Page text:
• Posts: 5185
Re: what are you selling today?
« Reply #555 on: October 24, 2020, 03:04:59 PM »
Yea, stopped out on this one. Nothing really to learn. Already knew valuation alone was a poor reason to short. Thought the VIC writeup was on point. Really just lack of discipline/looking for hedges a little too aggressively. Byproduct of generally being greater than 100% long. Risk management is simply done via sizing the trade and sticking to your entry/exit. Here it was 2.5% at risk in the worst case.

Spekulatius

  • Hero Member
  • *****
  • Posts: 5660
Re: what are you selling today?
« Reply #556 on: October 24, 2020, 05:08:14 PM »
Yea, stopped out on this one. Nothing really to learn. Already knew valuation alone was a poor reason to short. Thought the VIC writeup was on point. Really just lack of discipline/looking for hedges a little too aggressively. Byproduct of generally being greater than 100% long. Risk management is simply done via sizing the trade and sticking to your entry/exit. Here it was 2.5% at risk in the worst case.

I think there is always something to learn, if a stock does something vastly different than expected. I think shorting on valuation alone is a bad idea generally speaking, there has to be something else to make a stock a short.

I mentioned this before, but ai gave up on shorting be sure for me, it doesnít seem to be worth the brain damage and seem to add risk rather than reducing it. The only thing I would short is going short an index, but even in this case, I would rather buy a put, because with put, I make a bet with limited downside.

Right now, puts are not really affordable which is why I donít own any.

Sometimes a good process produces a bad outcome, but I felt the VIC writeup to fairly weak. Is it just me, but I feel the quality of VIC write ups has really gone down the tubes the last two years or thereabouts.
Life is too short for cheap beer and wine.

Gregmal

  • Hero Member
  • *****
  • Posts: 5185
Re: what are you selling today?
« Reply #557 on: October 24, 2020, 05:36:04 PM »
Yea I agree with much of that. Shorting is immensely time consuming and the payoff is mediocre over the long haul. I do screw around and make a lot of hyperbolic statements regarding covid but I do think caution was/is warranted which kind of led me back to shorting and hedging much more aggressively. I just dont like selling longs(core positions at least) really ever. Selling quality companies over the long haul IMO is a losers game. So giving up some of the upside in unique scenarios is how I try to balance that. On the investment(as opposed to trading/hedging side), I try to stick to only shorting frauds or failures as Jim Chanos put it. Fads are too hard to predict and a fad is a fad until its not and by then its ripped your face off if you are short.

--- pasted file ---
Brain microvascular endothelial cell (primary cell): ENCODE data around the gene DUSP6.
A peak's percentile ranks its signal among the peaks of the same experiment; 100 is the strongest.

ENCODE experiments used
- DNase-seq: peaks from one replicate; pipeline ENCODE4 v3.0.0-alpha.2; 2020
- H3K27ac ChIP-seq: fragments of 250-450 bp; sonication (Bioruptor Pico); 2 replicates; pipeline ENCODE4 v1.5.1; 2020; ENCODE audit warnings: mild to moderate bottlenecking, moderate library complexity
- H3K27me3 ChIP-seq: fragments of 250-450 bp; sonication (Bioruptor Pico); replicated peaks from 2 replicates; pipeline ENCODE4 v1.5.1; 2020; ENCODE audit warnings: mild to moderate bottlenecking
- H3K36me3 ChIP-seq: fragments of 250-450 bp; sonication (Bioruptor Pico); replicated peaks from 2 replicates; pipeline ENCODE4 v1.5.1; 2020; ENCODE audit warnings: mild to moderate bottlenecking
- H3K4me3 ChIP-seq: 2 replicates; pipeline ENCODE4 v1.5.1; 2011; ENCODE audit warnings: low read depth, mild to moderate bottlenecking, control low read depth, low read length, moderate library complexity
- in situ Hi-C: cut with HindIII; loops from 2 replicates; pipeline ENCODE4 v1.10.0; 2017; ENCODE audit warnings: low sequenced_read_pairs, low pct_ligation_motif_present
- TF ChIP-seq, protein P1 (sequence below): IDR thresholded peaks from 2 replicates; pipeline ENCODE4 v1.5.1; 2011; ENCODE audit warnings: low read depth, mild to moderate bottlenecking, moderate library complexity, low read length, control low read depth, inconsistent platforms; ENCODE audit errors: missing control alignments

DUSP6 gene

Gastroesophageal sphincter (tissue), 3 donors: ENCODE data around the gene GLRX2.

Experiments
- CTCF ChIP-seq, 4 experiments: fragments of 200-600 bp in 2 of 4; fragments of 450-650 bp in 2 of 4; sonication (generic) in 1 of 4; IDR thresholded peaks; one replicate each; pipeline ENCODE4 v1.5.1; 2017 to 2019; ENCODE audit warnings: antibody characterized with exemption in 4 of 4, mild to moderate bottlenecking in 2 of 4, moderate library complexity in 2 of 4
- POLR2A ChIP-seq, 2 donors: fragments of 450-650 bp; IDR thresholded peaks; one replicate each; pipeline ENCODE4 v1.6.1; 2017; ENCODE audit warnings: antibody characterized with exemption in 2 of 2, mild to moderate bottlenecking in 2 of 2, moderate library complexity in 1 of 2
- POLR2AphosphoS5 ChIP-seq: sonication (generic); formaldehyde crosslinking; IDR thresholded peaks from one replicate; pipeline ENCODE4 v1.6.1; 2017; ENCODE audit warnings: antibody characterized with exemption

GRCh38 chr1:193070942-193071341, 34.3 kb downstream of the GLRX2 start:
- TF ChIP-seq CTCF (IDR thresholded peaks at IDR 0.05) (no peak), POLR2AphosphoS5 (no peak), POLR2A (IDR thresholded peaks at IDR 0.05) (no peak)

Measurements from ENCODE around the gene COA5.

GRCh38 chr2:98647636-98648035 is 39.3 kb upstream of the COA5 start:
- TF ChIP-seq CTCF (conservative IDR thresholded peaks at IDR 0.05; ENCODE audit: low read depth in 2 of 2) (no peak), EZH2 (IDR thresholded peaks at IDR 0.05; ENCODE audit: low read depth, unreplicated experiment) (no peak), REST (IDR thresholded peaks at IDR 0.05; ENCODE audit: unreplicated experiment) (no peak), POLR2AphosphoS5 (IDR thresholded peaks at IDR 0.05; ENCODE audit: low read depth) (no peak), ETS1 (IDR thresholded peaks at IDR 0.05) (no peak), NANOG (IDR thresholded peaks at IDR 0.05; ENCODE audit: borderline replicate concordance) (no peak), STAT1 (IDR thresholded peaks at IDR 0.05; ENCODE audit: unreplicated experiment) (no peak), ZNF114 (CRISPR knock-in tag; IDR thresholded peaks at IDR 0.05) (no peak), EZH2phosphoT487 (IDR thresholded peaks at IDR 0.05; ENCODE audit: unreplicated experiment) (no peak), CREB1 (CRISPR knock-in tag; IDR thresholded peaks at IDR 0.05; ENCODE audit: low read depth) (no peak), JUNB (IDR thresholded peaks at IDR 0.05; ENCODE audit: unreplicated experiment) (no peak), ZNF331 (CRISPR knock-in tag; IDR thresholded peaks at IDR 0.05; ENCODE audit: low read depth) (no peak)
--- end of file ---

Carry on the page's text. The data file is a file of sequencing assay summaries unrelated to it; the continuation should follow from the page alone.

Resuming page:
With SAM, there was no other way to put it than a valuation short, which is always dumb. The post mortem would simply be a self inflicted selection which wasted much of the long leg of my FIZZ investment. At the end of the day is it a wasted gain on FIZZ, a good trade and a bad one, or simply the cost of doing business? Same with the long CWH short YETI I had for a while, but the only difference was it became clearer to me anything outdoor related would have a tailwind and was able to cover at only modest losses...nevertheless if I am not short/hedged than I am definitely not as aggressively long so there's a case to be made that without the short/hedges I dont have some of the longs that did ok. If the netted out difference is, say +3%(just making up a figure) over a year...as you alluded to, was it even worth the brainwork?

Even in the most dire times, it seems to continue to be evident betting against stocks is not wise.

thowed

  • Full Member
  • ***
  • Posts: 203
Re: what are you selling today?
« Reply #558 on: October 25, 2020, 01:24:49 PM »
Yea I agree with much of that. Shorting is immensely time consuming and the payoff is mediocre over the long haul.

Even in the most dire times, it seems to continue to be evident betting against stocks is not wise.

+1.

Wirecard in Germany has turned out to be a massive fraud, but the smart people who worked this out early on suffered years of the share price going up and up, so made little net return when the whole thing collapsed.

There are only one or two Long/Short funds that I think really can do Shorting well, and even they have struggled in the past 5 years - I think I'm done with it.

Spekulatius

  • Hero Member
  • *****
  • Posts: 5660
Re: what are you selling today?
« Reply #559 on: October 27, 2020, 08:55:10 AM »
Sold $EIX and $SRE ( price target reached)
Life is too short for cheap beer and wine.